Hargis: Terdell Sands helping Howard more now than ever

Hargis: Terdell Sands helping Howard more now than ever

October 13th, 2017 by Stephen Hargis in Sports - Columns

Terrell Sands is a volunteer coach for Howard. The Howard Hustlin Tigers visited the Signal Mountain Eagles in TSSAA football action on October 28, 2016 .

Photo by Robin Rudd /Times Free Press.

Like any good son, when Terdell Sands visited his mother on her birthday, he brought flowers. Sadly, when Sands delivered the bouquet of red roses and white lilies, all he could do was place the vase next to Tandra Sands' tombstone and hope the afternoon breeze could somehow carry his words to her.

"I told her that not a day goes by that I don't miss her and think about all the things we would be doing together," Sands said. "And I told her that if she could see her sons now, she would be tickled pink. She would be so proud of the men and fathers and leaders we have become and that we are giving back to the community just like she would have wanted."

Not only would his mom be proud, but the entire community should appreciate the mentor Sands has become. Once the former Howard all-state defensive lineman finished his NFL career with the Raiders, he returned home and immediately began helping his alma mater.

It began with donating enough money to have the weight room remodeled and upgraded, but his contributions since John Starr arrived as head coach last year have been even more substantial.

Oakland Raiders defensive tackle Terdell Sands looks on against the Denver Broncos in the fourth quarter of the Raiders' 31-10 victory in an NFL football game in Denver on Sunday, Nov. 23, 2008. (AP Photo/David Zalubowski)

Oakland Raiders defensive tackle Terdell Sands looks on...

Photo by David Zalubowski

Coach Terrell Sands helps Kedarrius Phinazee (12) with an injury. The Howard Hustlin Tigers visited the Signal Mountain Eagles in TSSAA football action on October 28, 2016 .

Coach Terrell Sands helps Kedarrius Phinazee (12) with...

Photo by Robin Rudd /Times Free Press.

"When I got the job, Sands was one of the first people I called, because I knew we needed help to bring the pride back into the program," Starr said. "He said, 'What do you need me to do?' and was at practice the first day ready to help. He's got a passion for his school, his community and the kids."

So for the past two seasons Sands has been a volunteer coach with the Hustlin' Tigers, donating something more valuable and needed than his money — his time.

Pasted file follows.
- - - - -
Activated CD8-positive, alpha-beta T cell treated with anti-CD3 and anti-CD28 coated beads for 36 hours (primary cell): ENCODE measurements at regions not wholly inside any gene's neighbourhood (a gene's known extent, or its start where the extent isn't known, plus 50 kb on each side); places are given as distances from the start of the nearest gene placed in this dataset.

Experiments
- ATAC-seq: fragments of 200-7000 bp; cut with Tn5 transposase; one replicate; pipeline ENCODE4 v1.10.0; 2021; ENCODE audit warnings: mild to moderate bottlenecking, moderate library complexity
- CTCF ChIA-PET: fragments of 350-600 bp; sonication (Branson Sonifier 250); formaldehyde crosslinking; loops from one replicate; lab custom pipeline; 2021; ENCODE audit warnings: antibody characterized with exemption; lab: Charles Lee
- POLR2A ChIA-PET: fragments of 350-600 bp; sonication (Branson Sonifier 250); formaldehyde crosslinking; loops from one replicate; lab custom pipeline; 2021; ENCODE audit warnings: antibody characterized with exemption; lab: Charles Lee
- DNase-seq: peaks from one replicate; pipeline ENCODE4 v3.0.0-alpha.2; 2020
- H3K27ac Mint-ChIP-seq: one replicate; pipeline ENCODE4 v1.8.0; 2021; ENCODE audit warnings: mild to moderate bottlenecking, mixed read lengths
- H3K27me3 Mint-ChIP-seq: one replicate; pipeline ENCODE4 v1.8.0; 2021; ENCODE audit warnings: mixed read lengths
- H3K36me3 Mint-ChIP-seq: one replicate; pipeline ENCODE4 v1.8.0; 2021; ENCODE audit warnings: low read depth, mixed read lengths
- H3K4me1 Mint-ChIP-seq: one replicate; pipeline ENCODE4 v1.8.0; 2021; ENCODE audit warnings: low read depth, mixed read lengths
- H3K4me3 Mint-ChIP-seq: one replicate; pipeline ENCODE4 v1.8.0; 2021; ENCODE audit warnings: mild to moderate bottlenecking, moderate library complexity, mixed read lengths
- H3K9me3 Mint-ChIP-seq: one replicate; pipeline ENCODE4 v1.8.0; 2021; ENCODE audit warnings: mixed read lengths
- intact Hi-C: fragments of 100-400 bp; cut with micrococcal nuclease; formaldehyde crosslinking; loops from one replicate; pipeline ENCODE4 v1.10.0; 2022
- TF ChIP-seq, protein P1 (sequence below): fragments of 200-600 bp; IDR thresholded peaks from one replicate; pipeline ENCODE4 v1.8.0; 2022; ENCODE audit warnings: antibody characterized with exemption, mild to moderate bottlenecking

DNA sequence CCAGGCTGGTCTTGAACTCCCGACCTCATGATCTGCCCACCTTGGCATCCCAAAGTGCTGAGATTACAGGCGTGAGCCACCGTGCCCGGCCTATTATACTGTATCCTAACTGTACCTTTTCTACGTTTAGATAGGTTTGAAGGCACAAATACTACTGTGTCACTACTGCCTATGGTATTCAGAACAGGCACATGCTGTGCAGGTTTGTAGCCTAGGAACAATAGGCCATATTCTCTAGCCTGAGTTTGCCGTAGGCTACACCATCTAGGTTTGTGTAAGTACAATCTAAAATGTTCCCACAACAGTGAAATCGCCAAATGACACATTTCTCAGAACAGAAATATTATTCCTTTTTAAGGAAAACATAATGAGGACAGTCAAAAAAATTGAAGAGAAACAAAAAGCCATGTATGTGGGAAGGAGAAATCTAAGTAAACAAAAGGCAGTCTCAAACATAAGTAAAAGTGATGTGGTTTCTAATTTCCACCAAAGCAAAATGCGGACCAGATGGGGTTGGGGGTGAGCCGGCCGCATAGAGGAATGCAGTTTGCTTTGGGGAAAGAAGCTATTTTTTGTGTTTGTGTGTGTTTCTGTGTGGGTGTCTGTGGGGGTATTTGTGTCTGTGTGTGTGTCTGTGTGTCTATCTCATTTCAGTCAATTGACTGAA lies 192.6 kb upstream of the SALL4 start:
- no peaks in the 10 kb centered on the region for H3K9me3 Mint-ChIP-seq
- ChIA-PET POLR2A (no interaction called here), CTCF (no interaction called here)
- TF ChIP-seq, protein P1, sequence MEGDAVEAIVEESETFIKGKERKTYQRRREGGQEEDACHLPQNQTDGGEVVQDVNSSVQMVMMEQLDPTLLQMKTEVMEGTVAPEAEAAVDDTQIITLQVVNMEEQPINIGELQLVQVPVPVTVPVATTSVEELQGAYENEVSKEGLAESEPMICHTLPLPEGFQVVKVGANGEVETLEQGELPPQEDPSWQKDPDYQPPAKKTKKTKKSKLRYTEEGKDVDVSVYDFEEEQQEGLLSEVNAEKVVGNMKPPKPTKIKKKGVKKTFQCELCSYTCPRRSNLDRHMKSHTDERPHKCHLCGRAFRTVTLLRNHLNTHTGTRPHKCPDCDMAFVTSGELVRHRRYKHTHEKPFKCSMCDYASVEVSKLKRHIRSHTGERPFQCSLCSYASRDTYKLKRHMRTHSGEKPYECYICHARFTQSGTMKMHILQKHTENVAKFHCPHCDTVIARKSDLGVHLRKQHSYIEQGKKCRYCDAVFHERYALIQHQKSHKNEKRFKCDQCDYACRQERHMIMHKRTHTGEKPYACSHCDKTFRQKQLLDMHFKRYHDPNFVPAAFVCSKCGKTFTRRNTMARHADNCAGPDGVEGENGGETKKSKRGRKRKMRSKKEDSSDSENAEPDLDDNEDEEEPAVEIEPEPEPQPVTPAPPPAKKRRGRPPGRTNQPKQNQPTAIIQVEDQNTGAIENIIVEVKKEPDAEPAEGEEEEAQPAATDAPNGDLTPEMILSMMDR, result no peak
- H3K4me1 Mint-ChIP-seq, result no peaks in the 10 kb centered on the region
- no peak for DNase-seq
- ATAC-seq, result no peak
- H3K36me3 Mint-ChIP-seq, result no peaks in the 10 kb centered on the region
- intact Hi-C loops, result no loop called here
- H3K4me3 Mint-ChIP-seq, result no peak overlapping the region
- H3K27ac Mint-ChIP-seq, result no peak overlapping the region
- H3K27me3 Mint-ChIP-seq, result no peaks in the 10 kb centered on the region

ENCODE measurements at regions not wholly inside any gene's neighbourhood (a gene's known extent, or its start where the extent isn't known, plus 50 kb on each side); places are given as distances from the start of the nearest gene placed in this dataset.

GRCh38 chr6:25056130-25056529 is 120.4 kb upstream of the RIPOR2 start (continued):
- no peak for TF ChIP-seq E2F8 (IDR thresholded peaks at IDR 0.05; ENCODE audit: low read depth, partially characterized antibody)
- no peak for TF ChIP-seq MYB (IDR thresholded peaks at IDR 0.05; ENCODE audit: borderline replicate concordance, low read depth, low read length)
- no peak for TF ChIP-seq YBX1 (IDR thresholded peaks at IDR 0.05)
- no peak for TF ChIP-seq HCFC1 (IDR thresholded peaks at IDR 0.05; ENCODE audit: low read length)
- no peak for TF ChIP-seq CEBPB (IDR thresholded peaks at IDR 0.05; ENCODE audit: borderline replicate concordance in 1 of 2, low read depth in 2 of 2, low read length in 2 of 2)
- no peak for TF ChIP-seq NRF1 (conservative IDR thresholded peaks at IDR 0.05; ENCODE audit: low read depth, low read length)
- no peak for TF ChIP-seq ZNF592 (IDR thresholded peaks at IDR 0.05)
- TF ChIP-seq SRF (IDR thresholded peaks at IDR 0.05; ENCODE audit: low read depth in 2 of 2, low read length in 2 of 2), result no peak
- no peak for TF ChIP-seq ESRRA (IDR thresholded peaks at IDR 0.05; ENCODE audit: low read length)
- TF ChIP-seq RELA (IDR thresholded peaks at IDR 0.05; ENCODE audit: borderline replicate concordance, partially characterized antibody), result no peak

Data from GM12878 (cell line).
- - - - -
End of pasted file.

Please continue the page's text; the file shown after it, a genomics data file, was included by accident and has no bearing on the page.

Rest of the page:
"A lot of people on our team are missing a positive male figure to help guide you in the right direction," said Howard sophomore defensive lineman Davontay Smith. "He builds that bond and takes time to listen to any of us who need to talk. He's somebody we can look at as an inspiration, because we know that he walked the same halls and played on the same field, and he made it.

"He doesn't just talk about football. He told us to find our motivation, a reason that pushes us to want to be better players and in class. My motivation is my mom. I see what she goes through for her family, and I want something better for her and for myself."

Not only for the player he was on the field while at Howard, but for the example he is setting off it, Howard should consider retiring Sands' No. 77 jersey alongside another former Hustlin' Tigers defensive line great — Reggie White.

After working with the team last year, Sands realized the Hustlin' Tigers needed more depth to compete, so it wasn't uncommon to see the massive 6-foot-8 figure walking the halls, interacting with students and encouraging some of them to come out for football.

Not only are overall roster numbers up noticeably from last year, but Sands found several young men he felt had the size to be able to become immediate contributors. Neither of Howard's starting defensive ends played football last year: One was in the band, and the other was just hanging out.

Early this week, long after the rest of the team and coaches had left the practice field, Sands and a couple of defensive linemen were putting in overtime, taking a few extra reps as he instructed them on how to shed blocks and pressure the quarterback as Howard prepared for tonight's region game at Hixson.

By the time he walked wearily across the school parking lot toward his blue Ford F150, he noticed the truck's cab and bed already were filled with players waiting to catch a ride home with their favorite coach.

"I'm the school bus," Sands said with a chuckle. "I take them home after practice or to get something to eat or back to my house to hang out. I could be doing anything I want with my time, but this is all I want to do, because even if I just help one or two kids it's worth my time to be out here. Blessings don't work by being selfish: You have to give your time and give yourself.

"To see the kids push themselves on the field and overcome or achieve something they didn't know or believe they could, that can set them up to push themselves in class or in college or at their job. That's how they can be a success and make a better life than the situation a lot of them are in right now. I know football isn't the only way to make their situation better, but maybe this game is the way they get to go to college and make a better life for themselves and make our whole community better."

Those words and his actions are enough to make any mama proud.

Contact Stephen Hargis at shargis@timesfreepress.com or 423-757-6293. Follow him on Twitter @StephenHargis.

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